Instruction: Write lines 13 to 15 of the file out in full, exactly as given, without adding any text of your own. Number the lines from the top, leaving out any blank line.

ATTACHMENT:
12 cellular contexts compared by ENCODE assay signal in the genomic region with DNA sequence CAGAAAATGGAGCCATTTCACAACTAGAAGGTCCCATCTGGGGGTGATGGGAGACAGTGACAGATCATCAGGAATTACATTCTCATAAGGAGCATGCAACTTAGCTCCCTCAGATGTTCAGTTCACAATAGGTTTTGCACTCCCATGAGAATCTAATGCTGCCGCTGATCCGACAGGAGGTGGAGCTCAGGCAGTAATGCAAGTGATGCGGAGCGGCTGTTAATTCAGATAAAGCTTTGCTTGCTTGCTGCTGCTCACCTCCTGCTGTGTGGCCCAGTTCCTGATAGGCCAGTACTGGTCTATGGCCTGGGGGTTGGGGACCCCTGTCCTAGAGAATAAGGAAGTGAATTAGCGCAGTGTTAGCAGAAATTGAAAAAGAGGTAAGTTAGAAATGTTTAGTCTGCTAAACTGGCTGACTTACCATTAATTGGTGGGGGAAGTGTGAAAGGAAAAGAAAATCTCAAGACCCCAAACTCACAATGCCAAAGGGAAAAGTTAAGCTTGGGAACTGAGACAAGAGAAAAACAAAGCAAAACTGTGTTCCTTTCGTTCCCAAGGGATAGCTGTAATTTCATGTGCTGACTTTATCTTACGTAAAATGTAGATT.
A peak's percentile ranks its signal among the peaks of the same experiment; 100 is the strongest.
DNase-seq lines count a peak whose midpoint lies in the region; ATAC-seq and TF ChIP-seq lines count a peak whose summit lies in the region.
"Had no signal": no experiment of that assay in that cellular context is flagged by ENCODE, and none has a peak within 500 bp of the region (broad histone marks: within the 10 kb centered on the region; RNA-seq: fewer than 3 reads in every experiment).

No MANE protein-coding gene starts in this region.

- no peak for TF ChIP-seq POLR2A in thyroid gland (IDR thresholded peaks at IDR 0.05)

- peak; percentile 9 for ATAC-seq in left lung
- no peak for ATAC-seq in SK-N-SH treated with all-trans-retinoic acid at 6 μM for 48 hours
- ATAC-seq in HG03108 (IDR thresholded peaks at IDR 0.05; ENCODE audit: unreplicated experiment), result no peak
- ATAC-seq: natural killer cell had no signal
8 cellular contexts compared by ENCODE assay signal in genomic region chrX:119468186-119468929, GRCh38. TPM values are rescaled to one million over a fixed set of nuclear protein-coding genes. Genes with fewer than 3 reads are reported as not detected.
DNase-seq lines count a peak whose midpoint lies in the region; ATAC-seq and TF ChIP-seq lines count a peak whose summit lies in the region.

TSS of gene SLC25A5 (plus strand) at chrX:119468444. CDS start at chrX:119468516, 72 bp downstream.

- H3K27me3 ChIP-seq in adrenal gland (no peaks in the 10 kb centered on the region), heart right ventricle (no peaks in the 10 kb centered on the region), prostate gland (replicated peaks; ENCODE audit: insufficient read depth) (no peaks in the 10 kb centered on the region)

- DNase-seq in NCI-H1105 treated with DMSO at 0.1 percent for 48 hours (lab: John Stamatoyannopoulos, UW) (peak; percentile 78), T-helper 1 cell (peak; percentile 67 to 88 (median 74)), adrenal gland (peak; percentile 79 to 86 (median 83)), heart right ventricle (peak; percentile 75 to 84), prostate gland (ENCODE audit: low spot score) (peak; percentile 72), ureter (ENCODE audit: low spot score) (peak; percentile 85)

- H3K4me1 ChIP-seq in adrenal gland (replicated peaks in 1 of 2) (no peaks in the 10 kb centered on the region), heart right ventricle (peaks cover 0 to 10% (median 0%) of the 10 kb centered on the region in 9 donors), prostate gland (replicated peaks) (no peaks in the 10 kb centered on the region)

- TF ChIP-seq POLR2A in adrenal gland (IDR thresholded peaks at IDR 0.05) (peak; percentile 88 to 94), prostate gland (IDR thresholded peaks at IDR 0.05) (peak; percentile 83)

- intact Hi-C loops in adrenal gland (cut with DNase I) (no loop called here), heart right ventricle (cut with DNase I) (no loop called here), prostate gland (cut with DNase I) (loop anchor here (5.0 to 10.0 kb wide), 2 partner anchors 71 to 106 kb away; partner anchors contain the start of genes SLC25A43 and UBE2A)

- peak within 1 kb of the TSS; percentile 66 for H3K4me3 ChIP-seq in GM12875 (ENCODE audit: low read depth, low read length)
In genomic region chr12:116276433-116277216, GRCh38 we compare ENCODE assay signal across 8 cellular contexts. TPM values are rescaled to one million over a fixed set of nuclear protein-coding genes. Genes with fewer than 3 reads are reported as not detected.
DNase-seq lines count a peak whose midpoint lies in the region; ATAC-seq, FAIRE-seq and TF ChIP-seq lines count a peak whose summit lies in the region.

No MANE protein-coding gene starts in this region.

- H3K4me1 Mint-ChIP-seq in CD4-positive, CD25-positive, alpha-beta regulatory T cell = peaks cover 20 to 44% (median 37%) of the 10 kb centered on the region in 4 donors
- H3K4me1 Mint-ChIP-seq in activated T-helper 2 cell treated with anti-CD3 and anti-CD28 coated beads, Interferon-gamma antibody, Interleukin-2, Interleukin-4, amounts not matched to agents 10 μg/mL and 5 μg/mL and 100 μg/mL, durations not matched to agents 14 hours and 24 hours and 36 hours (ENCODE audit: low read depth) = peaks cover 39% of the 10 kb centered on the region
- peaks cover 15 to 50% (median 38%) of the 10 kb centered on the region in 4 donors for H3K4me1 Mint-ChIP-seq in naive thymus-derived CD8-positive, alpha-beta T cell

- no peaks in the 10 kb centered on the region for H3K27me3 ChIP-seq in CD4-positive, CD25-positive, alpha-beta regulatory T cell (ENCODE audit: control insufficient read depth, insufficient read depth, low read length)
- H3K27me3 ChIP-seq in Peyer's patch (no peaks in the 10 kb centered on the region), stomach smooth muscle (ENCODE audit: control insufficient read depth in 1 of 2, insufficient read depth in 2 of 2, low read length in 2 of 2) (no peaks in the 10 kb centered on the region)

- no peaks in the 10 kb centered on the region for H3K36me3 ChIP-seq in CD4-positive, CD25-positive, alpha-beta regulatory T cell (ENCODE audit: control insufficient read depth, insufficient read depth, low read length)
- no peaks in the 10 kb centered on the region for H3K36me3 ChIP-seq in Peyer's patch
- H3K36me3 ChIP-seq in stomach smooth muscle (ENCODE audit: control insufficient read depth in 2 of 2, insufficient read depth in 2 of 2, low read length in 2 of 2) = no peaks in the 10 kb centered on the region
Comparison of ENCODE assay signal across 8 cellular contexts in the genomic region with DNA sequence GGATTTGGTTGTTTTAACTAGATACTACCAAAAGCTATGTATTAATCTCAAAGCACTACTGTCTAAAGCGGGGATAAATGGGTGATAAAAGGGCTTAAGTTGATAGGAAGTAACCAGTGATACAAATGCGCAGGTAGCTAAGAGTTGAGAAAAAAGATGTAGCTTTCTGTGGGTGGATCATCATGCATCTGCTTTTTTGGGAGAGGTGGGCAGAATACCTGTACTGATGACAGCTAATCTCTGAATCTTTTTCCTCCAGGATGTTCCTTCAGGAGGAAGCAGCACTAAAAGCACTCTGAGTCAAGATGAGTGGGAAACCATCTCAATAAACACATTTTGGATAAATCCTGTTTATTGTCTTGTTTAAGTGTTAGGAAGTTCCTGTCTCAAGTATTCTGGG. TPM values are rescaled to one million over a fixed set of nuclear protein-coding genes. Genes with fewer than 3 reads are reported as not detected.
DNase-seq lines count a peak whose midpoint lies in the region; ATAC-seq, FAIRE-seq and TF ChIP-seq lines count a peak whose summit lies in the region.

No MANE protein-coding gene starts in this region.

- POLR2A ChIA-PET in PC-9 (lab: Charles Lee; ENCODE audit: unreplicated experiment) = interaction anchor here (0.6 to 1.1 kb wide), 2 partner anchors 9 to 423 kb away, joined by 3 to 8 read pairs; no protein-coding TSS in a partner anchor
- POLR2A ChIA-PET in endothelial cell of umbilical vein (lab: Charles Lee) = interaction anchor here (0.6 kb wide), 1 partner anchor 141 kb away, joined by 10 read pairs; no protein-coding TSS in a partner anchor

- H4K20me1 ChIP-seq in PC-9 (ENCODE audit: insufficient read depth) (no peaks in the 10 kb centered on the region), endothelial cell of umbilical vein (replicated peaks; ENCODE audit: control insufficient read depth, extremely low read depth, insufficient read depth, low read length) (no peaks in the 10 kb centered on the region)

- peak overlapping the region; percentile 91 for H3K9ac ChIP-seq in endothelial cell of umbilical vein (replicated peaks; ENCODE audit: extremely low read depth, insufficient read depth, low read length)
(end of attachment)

TSS of gene SLC25A5 (plus strand) at chrX:119468444. CDS start at chrX:119468516, 72 bp downstream.

- H3K27me3 ChIP-seq in adrenal gland (no peaks in the 10 kb centered on the region), heart right ventricle (no peaks in the 10 kb centered on the region), prostate gland (replicated peaks; ENCODE audit: insufficient read depth) (no peaks in the 10 kb centered on the region)

- DNase-seq in NCI-H1105 treated with DMSO at 0.1 percent for 48 hours (lab: John Stamatoyannopoulos, UW) (peak; percentile 78), T-helper 1 cell (peak; percentile 67 to 88 (median 74)), adrenal gland (peak; percentile 79 to 86 (median 83)), heart right ventricle (peak; percentile 75 to 84), prostate gland (ENCODE audit: low spot score) (peak; percentile 72), ureter (ENCODE audit: low spot score) (peak; percentile 85)